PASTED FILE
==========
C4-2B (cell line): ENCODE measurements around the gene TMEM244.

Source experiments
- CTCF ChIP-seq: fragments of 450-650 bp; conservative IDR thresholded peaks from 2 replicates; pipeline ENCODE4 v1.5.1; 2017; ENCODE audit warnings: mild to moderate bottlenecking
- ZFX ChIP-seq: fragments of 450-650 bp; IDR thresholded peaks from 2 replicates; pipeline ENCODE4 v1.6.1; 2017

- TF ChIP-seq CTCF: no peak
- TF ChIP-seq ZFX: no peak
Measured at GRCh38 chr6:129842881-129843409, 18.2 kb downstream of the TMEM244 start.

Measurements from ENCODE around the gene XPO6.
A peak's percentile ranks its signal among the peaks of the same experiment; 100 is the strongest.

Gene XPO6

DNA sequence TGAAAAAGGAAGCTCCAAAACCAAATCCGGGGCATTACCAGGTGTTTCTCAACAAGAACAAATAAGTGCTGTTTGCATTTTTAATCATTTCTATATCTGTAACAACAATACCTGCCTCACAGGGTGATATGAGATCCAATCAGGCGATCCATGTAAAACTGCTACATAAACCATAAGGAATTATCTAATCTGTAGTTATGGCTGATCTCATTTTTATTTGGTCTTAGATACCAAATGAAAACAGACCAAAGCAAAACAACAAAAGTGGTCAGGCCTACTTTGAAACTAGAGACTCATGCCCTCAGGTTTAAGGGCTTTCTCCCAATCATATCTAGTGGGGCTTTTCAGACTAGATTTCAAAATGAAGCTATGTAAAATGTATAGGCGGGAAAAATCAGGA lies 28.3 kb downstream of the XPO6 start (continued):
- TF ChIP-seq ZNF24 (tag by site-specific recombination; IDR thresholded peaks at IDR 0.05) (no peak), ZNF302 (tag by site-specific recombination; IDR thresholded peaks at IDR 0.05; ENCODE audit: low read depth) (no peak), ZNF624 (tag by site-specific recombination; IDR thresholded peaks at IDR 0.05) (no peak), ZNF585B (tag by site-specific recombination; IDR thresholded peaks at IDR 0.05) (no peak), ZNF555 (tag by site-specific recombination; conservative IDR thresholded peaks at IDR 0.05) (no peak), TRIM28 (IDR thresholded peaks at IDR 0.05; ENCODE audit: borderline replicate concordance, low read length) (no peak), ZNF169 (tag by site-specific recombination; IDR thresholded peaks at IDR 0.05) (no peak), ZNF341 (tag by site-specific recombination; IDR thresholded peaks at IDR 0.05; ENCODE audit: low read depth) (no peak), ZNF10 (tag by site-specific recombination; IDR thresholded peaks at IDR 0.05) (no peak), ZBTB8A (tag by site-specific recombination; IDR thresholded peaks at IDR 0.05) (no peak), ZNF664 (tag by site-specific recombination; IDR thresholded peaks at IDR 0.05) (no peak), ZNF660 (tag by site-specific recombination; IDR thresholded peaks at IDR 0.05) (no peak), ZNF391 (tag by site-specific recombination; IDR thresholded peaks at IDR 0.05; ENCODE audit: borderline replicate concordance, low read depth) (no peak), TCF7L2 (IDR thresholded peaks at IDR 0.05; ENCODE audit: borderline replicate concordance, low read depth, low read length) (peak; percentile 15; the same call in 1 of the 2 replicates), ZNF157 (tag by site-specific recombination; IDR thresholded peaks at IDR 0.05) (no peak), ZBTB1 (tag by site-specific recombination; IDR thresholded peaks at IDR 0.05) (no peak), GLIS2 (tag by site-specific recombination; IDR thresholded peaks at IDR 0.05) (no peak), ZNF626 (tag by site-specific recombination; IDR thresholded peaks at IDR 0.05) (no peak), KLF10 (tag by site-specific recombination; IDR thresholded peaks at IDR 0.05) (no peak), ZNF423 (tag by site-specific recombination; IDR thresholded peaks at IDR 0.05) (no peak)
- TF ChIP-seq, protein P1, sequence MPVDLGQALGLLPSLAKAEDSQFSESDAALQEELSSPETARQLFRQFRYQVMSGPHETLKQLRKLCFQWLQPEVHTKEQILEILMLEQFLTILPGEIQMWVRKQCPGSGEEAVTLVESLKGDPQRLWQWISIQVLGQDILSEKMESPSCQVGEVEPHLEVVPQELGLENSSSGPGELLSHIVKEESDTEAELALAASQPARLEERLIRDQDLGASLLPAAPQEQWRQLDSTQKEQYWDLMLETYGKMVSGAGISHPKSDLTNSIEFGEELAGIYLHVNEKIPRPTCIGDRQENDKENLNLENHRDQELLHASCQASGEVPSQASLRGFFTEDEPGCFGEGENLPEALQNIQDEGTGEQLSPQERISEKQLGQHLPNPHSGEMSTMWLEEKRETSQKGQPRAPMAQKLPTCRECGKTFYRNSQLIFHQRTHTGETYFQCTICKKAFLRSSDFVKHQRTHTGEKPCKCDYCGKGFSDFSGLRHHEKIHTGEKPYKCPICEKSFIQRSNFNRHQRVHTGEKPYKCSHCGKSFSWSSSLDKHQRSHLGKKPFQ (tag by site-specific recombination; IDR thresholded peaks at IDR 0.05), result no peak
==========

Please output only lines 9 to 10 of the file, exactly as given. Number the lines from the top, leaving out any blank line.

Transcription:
A peak's percentile ranks its signal among the peaks of the same experiment; 100 is the strongest.

Gene XPO6